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Defining moments in 1960s television —

The 1968 Democratic Convention, held in Chicago, was a scene of chaos both inside and outside the convention hall. At one point, CBS correspondent Dan Rather, center, was treated roughly by security, prompting anchor Cronkite to comment, "I think we've got a bunch of thugs here, Dan." Outside, protesters chanted, "The whole world is watching."

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Defining moments in 1960s television —

The 1968 presidential campaign went down to the wire, and little things may have made the difference -- such as Richard Nixon, the Republican candidate, going on the popular "Rowan and Martin's Laugh-In" to say one of the show's catchphrases: "Sock it to me." Here, Nixon is flanked by Dan Rowan, left, and Dick Martin at an event in October 1968.

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Defining moments in 1960s television —

In September 1968, the newsmagazine "60 Minutes" -- created and produced by Don Hewitt, center -- premiered with Harry Reasoner, left, and Mike Wallace, right. The tremendously influential show spawned a host of imitators and is still on the air today.

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Defining moments in 1960s television —

Viewers hoping to see the wild conclusion of the AFL game between the New York Jets and Oakland Raiders got a huge shock on November 17, 1968, when the broadcast was cut off so NBC could air a movie version of "Heidi" starring Jennifer Edwards. Angry fans flooded NBC's switchboard with calls. From then on, all networks stayed with their football contests until the end before moving to regularly scheduled programming. (The Raiders scored two touchdowns in the final minute to come back and beat the Jets in what would forever be known as "The Heidi Game.")

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Defining moments in 1960s television —

In the "Plato's Stepchildren" episode of "Star Trek," which aired November 22, 1968, William Shatner (as Capt. Kirk) and Nichelle Nichols (as Lt. Uhura) kissed -- the first interracial kiss in TV history. The medium grappled cautiously with race relations through the decade.

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Defining moments in 1960s television —

Apollo 11 astronaut Edwin E. "Buzz" Aldrin Jr. salutes the U.S. flag on the lunar surface on July 20, 1969. Aldrin and mission commander Neil Armstrong became the first humans to walk on the moon. Globally, more than half a billion people watched on television.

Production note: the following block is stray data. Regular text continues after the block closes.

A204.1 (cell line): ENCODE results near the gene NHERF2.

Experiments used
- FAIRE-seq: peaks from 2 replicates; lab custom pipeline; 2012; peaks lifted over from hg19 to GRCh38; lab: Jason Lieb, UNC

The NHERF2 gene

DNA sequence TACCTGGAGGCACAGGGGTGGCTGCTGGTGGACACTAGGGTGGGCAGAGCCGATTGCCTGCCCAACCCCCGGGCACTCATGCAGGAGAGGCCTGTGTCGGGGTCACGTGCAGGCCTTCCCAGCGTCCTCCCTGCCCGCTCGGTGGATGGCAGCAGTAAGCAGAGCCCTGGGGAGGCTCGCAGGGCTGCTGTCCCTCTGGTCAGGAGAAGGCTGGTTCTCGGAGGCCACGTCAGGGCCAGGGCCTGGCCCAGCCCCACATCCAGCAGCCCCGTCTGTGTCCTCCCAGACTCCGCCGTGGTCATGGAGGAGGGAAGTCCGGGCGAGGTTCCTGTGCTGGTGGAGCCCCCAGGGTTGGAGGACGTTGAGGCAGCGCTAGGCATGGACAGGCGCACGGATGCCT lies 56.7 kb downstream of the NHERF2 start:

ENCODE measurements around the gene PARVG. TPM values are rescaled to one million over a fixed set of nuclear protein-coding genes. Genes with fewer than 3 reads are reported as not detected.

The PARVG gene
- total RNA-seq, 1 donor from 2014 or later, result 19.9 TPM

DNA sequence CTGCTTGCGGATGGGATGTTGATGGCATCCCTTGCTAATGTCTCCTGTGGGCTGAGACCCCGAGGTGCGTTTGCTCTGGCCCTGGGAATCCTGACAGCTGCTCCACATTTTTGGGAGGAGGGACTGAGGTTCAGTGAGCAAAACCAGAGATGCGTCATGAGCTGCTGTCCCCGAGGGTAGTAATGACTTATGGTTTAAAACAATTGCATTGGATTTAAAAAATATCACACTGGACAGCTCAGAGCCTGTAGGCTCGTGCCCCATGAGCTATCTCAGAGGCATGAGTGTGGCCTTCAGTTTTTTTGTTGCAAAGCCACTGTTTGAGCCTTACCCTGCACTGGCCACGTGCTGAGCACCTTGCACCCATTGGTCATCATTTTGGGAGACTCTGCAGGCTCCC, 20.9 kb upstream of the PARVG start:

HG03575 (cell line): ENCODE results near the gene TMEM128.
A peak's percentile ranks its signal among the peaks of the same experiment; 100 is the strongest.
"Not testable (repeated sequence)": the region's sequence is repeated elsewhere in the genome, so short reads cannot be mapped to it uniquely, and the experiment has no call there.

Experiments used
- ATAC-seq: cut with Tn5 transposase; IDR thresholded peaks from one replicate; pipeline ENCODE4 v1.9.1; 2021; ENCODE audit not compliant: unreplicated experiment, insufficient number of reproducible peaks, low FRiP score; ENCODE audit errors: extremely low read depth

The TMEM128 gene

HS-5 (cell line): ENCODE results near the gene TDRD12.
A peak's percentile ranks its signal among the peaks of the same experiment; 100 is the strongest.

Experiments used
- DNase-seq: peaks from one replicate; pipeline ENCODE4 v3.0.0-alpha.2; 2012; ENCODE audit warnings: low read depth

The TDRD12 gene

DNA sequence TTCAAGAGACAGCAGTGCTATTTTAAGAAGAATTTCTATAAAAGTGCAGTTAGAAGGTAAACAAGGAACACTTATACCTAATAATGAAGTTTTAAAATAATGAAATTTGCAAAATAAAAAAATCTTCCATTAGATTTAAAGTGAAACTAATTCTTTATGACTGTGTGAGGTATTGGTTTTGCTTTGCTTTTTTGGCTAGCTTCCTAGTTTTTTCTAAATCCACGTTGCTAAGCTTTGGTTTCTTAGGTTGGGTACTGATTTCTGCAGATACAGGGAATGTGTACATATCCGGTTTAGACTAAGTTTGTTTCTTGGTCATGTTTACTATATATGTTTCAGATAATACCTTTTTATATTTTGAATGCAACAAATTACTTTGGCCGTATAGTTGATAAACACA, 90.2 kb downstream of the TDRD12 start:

Editor’s Note: Discover your ’60s personality by taking the CNN Sixties quiz.

Story highlights

In the '60s, Americans came to rely on TV for information and entertainment

With the Kennedy-Nixon debate, TV changed political campaigns

Shows, like "The Twilight Zone," tackled hot-button issues like racism

CNN

It’s hard for today’s generation to imagine watching TV in the 1960s – there was no TiVo or DVR (or even VCR). You watched what the networks put on and that was it.

And oh yeah, there were only three channels.

Yet television made some groundbreaking advancements in this decade as we learned from this week’s episode of “The Sixties,” and here are a few of them:

1. Television becomes a political force

By 1960, most American households had a television, and that year’s Nixon/Kennedy debate was the first televised presidential debate. For many Americans, it was their first introduction to John F. Kennedy. When Kennedy was approached about the idea of debating his political opponent on television, he agreed immediately.

Kennedy was comfortable on-camera and sure he’d win. Nixon, however, began to sweat during the televised debate, and the American people began to doubt him.

No one realized just how much TV mattered until after those 1960 debates.

promo cnn sixties thu premiere_00000108.jpg video Watch a clip of CNN's "The Sixties"
exp promo series sixties britishinvasion reviews_00001709.jpg video The Sixties: The British Invasion Promo
video MLK and Malcolm X met only once?
1967, Woburn Abbey, Hippies enjoy themselves at the 1967 Woburn Abbey Love In (Photo by Rolls Press/Popperfoto/Getty Images) Rolls Press/Popperfoto/Getty Images gallery 60 iconic moments from the 1960s

Later that election season, Kennedy appeared as a guest on NBC’s “The Jack Parr Tonight Show”; and when Nixon ran for president again in 1968, he made a brief appearance on the sketch comedy show “Rowan & Martin’s Laugh-In” and uttered the show’s famous catchphrase, “Sock it to me.” It was the first time a presidential candidate had appeared on a comedy show.

For the rest of his life, Nixon maintained that his appearance on “Laugh-In” won him the 1968 election.

So while TV arguably cost Nixon the election once, it may very well have snagged him the election the second time around.

If you enjoyed President Barack Obama’s appearances on “The Tonight Show” and Letterman, you can thank Richard Nixon.

From “The Sixties: Television Comes of Age” episode: Watch infamous “Tonight Show” tomahawk demo

2. The rise of TV journalism

Before the Kennedy presidency, television was far behind print journalism in terms of sources audiences relied upon for news. But soon, people relied on TV news for the day’s headlines as well as information on American troops in Vietnam, particularly the numbers of those killed or wounded.